Audience: Paramedics, cardiac researchers, junior cardiologists in training.
Course: 1 day national masterclass.
accreditation + certificate.
Language: Dutch
Date: Several dates per year. See website ERCATHAN for the next course date.
Faculty: Y.J. Taverne MD MSc

Functional Anatomy of the Pulmonary System for Minimal Invasive Surgery.
Level: Advanced
Audience: Residents cardiothoracic surgery, residents general surgery with pulmonary surgical differentiation, general surgeons.
Course: 2 day international masterclass.
accreditation + certificate.
Language: Dutch / English
Date: Annual. See website ERCATHAN for the next course date.
Faculty: Y.J. Taverne MD MSc, L. Maat MD, O. Birim MD PhD, J. Siebenga MD PhD

Functional Anatomy of the Cardiac Valves for Minimal Invasive Surgery.
Level: Advanced
Audience: Residents cardiothoracic surgery, cardiothoracic surgeons.
Course: 2 day international masterclass (part of a 5 day course from the European Association for CardioThoracic Surgery - EACTS)
accreditation + certificate via the EACTS.
Language: English
Date: Annual. See website ERCATHAN for the next course date.
Faculty: Y.J. Taverne MD MSc, A.P. Kappetein MD PhD, P. Sardari Nia MD PhD

Functional Cardiac Anatomy and Hemodynamics for Invasive Monitoring.
Level: Advanced
Audience: Cardiology residents.
Course: part of a 1 day masterclass on invasive hemodynamic monitoring and simulation training via the CVOI (CardioVasculair Onderwijs Instituut).
Accreditation + certificate via the CVOI.
Language: Dutch
Date: Several dates per year. See website CVOI for the next course date.
Faculty: Y.J. Taverne MD MSc, L. Jewbali, MD

Research


Throughout past years, many new interventions and techniques have been developed. By approaching the heart form another point of view, new questions raise concerning cardiac morphology. As already stated, anatomical understanding of the heart moved from a topographic approach to a functional one where the laws of physics are used to explain the impact of physiology on its morphological derivative. In order to explain functionality and properly describe morphology, the heart cannot be seen as a sole anatomical unit but, rather, has to be described as a functional entity designed for creating optimal hemodynamics. If we want to fully comprehend its ‘modus opperandi’, it is necessary to study different aspects of cardiac organogenesis thereby implementing embryology and comparative, evolutionary and functional anatomy.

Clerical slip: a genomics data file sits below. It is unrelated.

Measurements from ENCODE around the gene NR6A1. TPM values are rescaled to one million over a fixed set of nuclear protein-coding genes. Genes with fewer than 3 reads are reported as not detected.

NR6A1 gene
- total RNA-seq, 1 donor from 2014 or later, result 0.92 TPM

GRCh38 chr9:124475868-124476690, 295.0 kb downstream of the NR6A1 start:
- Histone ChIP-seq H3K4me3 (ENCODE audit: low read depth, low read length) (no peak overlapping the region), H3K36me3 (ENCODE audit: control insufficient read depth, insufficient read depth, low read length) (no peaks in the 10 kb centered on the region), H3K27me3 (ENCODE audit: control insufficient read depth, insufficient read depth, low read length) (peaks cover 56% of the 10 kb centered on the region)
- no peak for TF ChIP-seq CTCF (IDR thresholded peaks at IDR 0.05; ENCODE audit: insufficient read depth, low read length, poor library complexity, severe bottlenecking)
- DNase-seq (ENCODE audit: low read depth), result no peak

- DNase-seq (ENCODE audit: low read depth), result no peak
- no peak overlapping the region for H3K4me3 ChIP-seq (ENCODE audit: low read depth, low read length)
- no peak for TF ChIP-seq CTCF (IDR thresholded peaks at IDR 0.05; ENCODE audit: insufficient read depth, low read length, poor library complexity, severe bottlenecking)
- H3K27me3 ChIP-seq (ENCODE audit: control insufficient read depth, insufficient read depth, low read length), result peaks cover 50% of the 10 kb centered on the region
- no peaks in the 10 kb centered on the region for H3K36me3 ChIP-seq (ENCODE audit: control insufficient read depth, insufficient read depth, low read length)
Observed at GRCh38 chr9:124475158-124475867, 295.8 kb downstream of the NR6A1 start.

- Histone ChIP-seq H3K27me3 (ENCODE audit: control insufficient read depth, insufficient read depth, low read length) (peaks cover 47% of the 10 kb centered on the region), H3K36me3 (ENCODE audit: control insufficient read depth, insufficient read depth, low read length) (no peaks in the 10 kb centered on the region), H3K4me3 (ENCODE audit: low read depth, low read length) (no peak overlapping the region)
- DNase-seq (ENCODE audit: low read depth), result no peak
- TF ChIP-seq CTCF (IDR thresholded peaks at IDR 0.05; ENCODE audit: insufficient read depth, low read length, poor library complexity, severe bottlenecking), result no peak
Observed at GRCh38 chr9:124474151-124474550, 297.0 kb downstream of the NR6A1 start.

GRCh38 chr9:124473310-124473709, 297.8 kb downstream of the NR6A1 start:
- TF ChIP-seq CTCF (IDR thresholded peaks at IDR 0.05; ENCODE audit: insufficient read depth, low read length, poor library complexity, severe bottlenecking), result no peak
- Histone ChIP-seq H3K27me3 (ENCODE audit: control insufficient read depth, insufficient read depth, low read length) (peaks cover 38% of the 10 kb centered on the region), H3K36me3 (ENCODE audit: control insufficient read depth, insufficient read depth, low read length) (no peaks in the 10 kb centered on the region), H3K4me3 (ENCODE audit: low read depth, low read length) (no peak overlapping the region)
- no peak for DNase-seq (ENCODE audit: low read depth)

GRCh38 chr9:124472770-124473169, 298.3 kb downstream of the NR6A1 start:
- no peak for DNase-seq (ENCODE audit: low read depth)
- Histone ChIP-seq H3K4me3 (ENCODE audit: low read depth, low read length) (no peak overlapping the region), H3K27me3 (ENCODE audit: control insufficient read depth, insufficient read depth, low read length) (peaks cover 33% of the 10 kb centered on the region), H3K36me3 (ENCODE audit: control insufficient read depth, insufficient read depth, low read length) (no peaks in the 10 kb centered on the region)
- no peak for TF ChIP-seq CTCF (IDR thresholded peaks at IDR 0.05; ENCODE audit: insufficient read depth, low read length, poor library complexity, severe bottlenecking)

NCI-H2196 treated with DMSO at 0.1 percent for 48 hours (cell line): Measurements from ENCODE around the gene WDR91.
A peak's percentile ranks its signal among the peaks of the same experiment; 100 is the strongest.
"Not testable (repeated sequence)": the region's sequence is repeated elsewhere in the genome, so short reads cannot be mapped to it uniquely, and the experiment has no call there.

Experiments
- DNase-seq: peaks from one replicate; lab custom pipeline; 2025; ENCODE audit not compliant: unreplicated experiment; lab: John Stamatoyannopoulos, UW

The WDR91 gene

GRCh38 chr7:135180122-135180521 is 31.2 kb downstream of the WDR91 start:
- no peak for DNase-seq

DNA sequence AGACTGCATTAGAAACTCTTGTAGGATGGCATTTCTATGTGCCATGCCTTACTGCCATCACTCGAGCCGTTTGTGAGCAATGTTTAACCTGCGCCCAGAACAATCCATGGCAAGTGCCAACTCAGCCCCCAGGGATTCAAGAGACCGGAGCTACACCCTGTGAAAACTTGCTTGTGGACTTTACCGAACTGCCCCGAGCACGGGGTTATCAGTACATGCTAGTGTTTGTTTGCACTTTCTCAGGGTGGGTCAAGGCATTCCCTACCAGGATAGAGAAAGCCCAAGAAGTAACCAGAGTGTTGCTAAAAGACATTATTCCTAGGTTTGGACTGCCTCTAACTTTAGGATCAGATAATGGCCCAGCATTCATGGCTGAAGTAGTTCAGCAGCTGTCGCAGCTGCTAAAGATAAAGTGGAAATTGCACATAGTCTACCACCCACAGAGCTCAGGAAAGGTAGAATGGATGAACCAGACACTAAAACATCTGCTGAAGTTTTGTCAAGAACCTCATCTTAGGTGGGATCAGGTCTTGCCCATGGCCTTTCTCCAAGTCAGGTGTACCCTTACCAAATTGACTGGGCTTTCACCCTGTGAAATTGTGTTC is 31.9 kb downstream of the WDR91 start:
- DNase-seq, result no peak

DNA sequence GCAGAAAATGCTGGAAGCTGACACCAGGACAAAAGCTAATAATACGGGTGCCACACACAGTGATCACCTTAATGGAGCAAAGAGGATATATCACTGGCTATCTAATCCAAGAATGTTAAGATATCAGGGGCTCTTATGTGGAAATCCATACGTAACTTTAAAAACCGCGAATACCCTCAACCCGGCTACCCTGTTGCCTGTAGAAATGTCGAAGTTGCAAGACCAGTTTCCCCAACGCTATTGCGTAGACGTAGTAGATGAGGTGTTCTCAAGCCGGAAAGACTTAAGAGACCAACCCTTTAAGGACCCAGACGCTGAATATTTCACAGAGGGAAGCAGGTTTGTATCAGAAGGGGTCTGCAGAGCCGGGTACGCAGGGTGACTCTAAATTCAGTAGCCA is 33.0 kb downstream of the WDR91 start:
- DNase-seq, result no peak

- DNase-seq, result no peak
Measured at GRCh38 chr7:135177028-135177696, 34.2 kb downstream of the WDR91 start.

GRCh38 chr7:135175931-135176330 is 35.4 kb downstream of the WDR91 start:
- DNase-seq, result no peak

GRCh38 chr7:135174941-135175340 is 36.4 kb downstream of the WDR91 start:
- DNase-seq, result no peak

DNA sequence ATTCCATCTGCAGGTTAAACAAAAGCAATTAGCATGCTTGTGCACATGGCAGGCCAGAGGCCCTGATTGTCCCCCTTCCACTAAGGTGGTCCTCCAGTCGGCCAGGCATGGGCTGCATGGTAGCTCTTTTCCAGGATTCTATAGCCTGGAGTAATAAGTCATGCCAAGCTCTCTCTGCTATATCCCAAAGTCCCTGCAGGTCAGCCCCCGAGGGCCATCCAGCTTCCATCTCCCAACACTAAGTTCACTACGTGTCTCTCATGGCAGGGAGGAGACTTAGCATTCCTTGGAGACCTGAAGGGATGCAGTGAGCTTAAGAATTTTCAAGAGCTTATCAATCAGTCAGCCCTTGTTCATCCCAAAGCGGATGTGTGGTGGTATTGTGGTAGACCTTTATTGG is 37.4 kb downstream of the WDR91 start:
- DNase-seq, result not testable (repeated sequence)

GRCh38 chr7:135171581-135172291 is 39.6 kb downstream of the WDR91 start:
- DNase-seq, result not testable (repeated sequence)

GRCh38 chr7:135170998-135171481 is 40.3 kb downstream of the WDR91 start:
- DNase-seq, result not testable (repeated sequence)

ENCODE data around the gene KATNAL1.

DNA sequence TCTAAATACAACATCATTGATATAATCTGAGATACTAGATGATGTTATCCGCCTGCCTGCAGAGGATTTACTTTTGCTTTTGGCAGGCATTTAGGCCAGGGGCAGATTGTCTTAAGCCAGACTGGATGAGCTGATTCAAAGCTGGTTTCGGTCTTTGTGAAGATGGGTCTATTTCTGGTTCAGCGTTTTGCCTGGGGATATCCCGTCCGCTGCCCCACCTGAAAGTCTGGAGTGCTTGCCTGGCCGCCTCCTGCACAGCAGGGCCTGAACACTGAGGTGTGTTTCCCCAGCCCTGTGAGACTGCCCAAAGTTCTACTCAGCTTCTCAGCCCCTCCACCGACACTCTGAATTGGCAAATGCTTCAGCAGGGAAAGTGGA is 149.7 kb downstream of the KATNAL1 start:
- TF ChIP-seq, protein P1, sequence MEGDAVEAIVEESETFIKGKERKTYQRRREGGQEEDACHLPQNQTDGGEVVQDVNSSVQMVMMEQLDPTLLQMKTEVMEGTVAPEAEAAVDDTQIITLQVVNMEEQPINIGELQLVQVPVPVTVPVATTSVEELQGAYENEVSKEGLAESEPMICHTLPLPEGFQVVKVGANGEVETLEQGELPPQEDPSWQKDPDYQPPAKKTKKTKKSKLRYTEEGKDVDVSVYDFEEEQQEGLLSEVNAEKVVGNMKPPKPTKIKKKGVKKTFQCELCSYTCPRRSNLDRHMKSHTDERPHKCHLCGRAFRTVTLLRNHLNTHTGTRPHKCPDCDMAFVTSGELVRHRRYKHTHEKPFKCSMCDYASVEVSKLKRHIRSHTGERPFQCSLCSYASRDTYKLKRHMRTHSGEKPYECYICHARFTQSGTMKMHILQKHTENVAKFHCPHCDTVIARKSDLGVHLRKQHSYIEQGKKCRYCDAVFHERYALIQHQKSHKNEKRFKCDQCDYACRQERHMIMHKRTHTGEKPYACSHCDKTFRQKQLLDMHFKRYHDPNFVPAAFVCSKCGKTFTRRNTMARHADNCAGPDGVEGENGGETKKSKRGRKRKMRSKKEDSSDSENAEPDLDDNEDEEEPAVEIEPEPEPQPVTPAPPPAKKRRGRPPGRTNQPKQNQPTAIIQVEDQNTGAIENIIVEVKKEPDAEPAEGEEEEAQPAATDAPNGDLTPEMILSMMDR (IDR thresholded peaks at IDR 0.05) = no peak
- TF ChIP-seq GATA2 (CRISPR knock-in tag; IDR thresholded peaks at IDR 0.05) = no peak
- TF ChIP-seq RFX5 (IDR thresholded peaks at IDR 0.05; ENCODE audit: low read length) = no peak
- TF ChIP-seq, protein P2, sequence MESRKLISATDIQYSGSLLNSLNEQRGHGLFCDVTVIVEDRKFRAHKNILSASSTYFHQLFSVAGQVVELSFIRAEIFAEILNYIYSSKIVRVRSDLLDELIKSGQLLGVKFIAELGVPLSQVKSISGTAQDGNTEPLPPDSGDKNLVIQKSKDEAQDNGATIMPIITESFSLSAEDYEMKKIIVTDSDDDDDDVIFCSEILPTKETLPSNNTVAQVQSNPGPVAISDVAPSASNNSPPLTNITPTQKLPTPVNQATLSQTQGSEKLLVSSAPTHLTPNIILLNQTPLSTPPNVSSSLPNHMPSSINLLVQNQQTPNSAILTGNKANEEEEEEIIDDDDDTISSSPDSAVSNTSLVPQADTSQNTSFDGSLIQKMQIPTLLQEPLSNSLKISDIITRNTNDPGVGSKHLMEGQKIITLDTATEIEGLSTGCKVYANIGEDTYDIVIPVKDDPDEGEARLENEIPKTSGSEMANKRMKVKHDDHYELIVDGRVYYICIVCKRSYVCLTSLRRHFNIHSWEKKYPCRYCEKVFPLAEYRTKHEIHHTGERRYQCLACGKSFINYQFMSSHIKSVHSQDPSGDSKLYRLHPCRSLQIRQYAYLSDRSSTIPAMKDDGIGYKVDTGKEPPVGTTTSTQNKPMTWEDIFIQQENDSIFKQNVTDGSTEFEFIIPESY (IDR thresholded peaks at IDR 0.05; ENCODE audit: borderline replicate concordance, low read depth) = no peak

Besides the use of basic sciences to describe the heart, different cardiac medical specialties need to be connected as each specialty looks at the heart from a different point of view. The risk of being highly specialized in each field, is that the overall picture is fading. Therefore, a ‘think tank’ was created within ERCATHAN providing an environment where specialists of different fields of cardiology can post a clinical issue that needs to be studied and where the problem at hand can be discussed by a multitude of cardiac specialists.

Current research topics
1. Micro-architecture atria in relation to Bachmann’s bundle and the septum secundum
2. Morphological substrate for atrial fibrillation
3. Functional anatomy and biomechanics of the mitral valve: possible pitfalls for trans-catheter mitral valve replacement
4. Functional anatomy and fluid dynamics of the aortic root.